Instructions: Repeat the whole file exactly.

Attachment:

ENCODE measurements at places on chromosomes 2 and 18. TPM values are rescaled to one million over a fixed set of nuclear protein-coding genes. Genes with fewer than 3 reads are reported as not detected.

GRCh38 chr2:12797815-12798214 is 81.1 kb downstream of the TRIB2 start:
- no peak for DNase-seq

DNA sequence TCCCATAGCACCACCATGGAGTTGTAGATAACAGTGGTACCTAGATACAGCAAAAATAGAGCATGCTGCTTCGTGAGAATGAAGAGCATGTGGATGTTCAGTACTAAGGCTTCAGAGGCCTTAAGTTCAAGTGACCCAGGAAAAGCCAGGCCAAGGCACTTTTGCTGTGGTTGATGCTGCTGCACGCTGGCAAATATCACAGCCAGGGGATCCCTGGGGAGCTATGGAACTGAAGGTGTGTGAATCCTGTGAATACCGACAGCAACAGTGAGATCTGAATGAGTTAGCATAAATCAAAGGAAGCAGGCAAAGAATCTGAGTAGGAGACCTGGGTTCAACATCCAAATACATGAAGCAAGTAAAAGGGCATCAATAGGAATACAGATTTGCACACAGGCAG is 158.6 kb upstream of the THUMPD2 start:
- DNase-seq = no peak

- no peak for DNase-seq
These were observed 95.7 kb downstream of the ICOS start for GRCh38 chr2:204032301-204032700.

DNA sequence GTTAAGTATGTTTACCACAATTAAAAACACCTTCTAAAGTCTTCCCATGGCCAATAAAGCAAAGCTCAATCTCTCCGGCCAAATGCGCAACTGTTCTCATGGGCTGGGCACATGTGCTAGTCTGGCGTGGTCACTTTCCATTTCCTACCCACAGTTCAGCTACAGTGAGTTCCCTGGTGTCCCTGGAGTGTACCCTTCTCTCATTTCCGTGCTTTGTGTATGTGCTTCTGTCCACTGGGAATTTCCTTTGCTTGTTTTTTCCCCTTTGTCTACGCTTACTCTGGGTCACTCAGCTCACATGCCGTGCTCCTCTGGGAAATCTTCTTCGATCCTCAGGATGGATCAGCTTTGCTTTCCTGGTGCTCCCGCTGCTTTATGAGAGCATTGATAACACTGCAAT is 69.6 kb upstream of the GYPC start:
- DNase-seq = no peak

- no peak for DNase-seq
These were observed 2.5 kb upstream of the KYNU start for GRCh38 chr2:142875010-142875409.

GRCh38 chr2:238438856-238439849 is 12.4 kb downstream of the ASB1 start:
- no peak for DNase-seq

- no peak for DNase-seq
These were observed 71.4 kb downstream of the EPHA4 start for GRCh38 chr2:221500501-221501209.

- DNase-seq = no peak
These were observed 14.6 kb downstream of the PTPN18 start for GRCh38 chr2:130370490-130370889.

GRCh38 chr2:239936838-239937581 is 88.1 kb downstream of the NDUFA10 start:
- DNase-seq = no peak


ENCODE measurements at places on chromosomes 2 and 18. TPM values are rescaled to one million over a fixed set of nuclear protein-coding genes. Genes with fewer than 3 reads are reported as not detected.

GRCh38 chr2:12797815-12798214 is 81.1 kb downstream of the TRIB2 start:
- no peak for DNase-seq

DNA sequence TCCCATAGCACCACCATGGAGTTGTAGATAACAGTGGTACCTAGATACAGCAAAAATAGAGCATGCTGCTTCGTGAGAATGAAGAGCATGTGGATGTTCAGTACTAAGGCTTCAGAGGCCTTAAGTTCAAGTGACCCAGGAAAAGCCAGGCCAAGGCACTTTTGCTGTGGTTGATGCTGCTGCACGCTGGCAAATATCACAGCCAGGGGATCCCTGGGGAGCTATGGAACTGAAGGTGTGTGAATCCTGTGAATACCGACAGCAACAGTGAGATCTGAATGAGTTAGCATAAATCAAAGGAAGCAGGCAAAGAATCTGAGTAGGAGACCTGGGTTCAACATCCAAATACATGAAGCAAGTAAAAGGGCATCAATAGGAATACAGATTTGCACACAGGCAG is 158.6 kb upstream of the THUMPD2 start:
- DNase-seq = no peak

- no peak for DNase-seq
These were observed 95.7 kb downstream of the ICOS start for GRCh38 chr2:204032301-204032700.

DNA sequence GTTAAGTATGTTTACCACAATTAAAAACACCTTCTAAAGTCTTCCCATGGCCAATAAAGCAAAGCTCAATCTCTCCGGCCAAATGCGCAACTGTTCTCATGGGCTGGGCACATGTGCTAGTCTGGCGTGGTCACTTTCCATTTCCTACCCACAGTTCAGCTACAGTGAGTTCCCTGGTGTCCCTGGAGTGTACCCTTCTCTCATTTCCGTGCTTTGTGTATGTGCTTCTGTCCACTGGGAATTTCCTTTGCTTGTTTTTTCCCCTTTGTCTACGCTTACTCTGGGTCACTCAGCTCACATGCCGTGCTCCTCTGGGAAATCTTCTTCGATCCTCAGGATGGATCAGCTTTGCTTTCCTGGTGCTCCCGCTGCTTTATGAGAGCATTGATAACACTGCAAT is 69.6 kb upstream of the GYPC start:
- DNase-seq = no peak

- no peak for DNase-seq
These were observed 2.5 kb upstream of the KYNU start for GRCh38 chr2:142875010-142875409.

GRCh38 chr2:238438856-238439849 is 12.4 kb downstream of the ASB1 start:
- no peak for DNase-seq

- no peak for DNase-seq
These were observed 71.4 kb downstream of the EPHA4 start for GRCh38 chr2:221500501-221501209.

- DNase-seq = no peak
These were observed 14.6 kb downstream of the PTPN18 start for GRCh38 chr2:130370490-130370889.

GRCh38 chr2:239936838-239937581 is 88.1 kb downstream of the NDUFA10 start:
- DNase-seq = no peak